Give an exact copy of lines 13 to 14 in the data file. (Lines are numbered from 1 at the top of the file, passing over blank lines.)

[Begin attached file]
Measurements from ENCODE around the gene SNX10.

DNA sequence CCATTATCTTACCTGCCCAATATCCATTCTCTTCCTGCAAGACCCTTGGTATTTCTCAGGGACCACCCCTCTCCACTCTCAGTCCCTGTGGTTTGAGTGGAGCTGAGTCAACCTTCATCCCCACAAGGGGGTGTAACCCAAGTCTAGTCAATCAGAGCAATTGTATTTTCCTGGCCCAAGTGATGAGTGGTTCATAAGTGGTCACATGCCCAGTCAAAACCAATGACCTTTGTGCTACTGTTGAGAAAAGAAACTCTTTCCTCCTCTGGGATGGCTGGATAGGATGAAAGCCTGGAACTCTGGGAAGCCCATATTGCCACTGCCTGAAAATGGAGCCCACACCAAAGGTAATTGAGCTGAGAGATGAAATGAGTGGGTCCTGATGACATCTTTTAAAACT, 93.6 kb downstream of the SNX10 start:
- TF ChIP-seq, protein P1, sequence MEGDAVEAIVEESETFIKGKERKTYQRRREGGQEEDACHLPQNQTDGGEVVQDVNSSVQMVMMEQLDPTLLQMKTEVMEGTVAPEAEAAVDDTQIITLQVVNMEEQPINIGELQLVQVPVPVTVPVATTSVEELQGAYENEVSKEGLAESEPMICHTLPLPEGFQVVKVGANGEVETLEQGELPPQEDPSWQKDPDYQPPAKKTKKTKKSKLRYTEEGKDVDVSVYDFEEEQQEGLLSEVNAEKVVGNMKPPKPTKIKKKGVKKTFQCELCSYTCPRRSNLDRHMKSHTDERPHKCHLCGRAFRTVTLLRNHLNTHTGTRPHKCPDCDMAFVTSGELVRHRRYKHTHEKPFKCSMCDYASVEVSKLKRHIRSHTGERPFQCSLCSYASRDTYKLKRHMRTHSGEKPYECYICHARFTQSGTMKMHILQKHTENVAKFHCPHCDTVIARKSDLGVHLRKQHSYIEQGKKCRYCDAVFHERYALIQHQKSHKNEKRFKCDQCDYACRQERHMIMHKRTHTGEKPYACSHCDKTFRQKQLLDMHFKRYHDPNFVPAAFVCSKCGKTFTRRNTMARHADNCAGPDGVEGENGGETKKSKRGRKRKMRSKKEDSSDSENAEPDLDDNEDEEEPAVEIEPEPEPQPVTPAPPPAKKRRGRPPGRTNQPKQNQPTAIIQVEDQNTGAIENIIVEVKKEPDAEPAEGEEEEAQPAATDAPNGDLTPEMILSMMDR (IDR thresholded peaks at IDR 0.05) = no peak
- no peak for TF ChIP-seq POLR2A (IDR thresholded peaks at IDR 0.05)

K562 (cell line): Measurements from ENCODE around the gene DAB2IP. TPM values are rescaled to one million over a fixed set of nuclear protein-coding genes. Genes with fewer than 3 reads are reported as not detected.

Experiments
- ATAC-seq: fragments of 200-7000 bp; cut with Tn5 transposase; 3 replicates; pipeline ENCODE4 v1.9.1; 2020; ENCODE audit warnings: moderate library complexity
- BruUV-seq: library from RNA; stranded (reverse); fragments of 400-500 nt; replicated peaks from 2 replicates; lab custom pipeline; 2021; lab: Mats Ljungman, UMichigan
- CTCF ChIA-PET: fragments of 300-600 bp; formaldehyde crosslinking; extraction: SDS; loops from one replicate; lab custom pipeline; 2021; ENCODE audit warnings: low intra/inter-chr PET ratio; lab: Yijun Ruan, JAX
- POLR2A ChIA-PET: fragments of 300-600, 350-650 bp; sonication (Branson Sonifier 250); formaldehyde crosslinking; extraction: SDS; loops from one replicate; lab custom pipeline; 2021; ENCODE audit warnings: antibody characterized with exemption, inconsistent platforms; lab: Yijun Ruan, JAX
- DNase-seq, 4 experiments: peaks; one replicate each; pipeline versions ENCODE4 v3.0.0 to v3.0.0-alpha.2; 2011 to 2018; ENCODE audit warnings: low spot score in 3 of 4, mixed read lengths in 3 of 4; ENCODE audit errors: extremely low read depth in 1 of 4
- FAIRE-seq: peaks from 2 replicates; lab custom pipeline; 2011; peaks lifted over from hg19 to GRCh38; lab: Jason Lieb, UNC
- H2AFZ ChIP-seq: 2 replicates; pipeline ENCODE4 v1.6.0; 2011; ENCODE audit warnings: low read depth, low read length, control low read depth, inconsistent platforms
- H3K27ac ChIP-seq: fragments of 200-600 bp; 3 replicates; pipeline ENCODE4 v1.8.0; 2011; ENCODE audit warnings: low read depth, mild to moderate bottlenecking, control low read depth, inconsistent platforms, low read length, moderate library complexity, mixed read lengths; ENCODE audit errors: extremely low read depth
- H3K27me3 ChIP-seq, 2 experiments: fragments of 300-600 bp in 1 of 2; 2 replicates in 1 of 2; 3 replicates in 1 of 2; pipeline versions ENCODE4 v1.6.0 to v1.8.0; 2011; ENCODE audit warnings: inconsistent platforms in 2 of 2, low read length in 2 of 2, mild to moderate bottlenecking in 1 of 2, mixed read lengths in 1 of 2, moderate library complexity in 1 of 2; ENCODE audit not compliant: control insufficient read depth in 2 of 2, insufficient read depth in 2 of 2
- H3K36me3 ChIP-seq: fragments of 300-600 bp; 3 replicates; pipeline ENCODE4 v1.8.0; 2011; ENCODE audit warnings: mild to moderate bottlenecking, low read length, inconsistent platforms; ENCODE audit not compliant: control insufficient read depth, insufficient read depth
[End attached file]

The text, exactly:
- H2AFZ ChIP-seq: 2 replicates; pipeline ENCODE4 v1.6.0; 2011; ENCODE audit warnings: low read depth, low read length, control low read depth, inconsistent platforms
- H3K27ac ChIP-seq: fragments of 200-600 bp; 3 replicates; pipeline ENCODE4 v1.8.0; 2011; ENCODE audit warnings: low read depth, mild to moderate bottlenecking, control low read depth, inconsistent platforms, low read length, moderate library complexity, mixed read lengths; ENCODE audit errors: extremely low read depth